Carphone Warehouse billionaire David Ross did buy the Royal Opera House's $12.8m Hockney—now he is lending it back

The portrait of David Webster will return immediately to the opera house before going to the National Portrait Gallery in 2023 for its reopening exhibition

David Hockney 's Portrait of Sir David Webster, sold on behalf of the Royal Opera House Courtesy of Christie's Images Ltd 2020

David Hockney 's Portrait of Sir David Webster, sold on behalf of the Royal Opera House Courtesy of Christie's Images Ltd 2020

Now we know the rumours were true—the Carphone Warehouse co-founder and chair of the Royal Opera House's board of trustees David Ross did buy the opera house's David Hockney Portrait of Sir David Webster for £12.8m (with fees) at Christie's last month.

However, contrary to popular belief, Ross, an avid Hockney collector and opera fan, was not the painting's third party guarantor. It was backed by a private collector from overseas and Ross put in a bid by phone (naturally) at the last minute to stop the painting leaving the country and disappearing from public view, according to a source with knowledge of the matter.

The work sold at the lower end of its estimate of £11m (£12.8m with fees) and, once the transaction is completed, will return to the Royal Opera House (ROH)on loan immediately before going to the National Portrait Gallery—where Ross is also chair of the board of trustees—for its reopening exhibition in 2023. It will then return to the ROH on long-term loan.

The portrait of the former general administrator of the ROH, was commissioned and paid for from donations from the opera house’s staff upon Webster’s retirement in 1971.

Now, with the coronavirus pandemic having closed the ROH for months, the organisation is in dire financial straits and the sale of the Hockney forms part of a four-pronged strategy to help it through the crisis, along with other fundraising initiatives, restructuring and utilising government support.

Although some thought Ross might have masterminded the sale of the Hockney, this strategy, a spokesperson stresses, was decided on prior to Ross’s appointment as chair of the ROH's board of trustees in July.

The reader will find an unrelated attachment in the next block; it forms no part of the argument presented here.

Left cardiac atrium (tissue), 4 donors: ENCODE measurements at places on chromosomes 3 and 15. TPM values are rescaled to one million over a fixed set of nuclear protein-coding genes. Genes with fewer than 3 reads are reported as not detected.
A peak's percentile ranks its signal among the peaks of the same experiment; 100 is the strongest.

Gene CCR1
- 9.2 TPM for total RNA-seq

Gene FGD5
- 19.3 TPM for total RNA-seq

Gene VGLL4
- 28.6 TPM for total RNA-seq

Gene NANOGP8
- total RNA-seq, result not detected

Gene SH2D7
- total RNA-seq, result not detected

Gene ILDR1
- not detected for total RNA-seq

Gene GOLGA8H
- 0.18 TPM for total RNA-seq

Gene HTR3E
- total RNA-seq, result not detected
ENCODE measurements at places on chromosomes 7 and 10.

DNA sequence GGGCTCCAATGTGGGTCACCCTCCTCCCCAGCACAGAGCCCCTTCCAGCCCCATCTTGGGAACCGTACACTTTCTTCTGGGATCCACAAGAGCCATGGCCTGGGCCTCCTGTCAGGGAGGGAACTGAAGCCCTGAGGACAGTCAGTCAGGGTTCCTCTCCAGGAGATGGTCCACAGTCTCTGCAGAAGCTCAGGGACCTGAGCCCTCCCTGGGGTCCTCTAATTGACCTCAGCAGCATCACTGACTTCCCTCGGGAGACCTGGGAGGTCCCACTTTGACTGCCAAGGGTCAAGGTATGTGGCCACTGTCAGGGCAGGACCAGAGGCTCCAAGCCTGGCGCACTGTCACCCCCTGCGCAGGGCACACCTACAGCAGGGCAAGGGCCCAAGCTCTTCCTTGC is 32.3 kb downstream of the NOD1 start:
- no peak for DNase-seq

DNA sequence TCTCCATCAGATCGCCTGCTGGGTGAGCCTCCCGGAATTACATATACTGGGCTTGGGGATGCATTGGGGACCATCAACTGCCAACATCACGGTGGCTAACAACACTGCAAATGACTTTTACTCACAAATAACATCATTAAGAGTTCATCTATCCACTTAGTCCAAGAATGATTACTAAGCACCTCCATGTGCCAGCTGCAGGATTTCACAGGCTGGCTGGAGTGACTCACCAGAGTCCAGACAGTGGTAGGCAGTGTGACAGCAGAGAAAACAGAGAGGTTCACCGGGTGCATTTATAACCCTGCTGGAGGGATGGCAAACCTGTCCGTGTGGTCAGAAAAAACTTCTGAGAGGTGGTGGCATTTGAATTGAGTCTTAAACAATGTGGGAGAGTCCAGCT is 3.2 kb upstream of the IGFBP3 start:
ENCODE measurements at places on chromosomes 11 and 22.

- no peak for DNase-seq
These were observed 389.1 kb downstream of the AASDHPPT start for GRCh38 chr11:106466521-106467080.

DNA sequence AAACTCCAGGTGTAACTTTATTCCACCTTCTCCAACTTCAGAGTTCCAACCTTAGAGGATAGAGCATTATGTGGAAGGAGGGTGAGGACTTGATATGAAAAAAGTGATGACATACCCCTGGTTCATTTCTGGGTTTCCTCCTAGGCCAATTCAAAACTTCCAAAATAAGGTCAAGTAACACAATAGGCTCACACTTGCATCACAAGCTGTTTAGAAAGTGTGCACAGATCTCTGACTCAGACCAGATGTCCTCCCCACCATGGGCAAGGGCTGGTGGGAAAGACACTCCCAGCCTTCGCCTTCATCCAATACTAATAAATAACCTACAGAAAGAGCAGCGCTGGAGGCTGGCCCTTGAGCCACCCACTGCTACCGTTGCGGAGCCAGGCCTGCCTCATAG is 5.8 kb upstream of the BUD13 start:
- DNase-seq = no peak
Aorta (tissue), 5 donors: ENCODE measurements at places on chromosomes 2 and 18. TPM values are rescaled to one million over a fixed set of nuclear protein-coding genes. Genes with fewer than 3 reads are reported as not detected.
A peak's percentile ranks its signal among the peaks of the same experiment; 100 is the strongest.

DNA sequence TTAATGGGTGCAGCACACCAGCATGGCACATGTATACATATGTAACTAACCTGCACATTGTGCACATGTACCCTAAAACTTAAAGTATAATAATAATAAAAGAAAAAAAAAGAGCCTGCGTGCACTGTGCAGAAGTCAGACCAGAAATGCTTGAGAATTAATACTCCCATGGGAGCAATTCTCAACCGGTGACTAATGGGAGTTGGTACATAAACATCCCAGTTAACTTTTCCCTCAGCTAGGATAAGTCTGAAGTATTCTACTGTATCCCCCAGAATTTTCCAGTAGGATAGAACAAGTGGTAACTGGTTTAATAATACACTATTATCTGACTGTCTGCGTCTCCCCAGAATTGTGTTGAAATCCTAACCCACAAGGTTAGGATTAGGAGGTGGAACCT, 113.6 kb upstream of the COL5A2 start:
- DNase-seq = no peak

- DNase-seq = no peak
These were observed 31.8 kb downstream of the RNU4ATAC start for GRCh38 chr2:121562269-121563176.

“The arts have had an incredibly difficult year, with many institutions having to make extremely tough decisions in order to survive," Ross says. "Before I joined as its new chair, the Royal Opera House decided that it would sell this wonderful painting by David Hockney in order to sustain its community of artists and bring the world’s greatest performers back to the stage once again." He continues: “As the Chairman of the Royal Opera House and the National Portrait Gallery I care deeply about the arts being as accessible as possible and their educational value. So, I decided to participate in the auction to secure the painting for the British public."

Ross adds that it "is fitting that Webster has helped to preserve the organisation he so lovingly built."

The ROH's chief executive Alex Beard says the Hockney sale "is a vital part of our recovery strategy, and it was obviously a relief to achieve a successful auction. But it is a total delight to learn that the painting will also return to the walls of the Royal Opera House when we reopen our doors, and that the British public can look forward to enjoying this glorious work for years to come."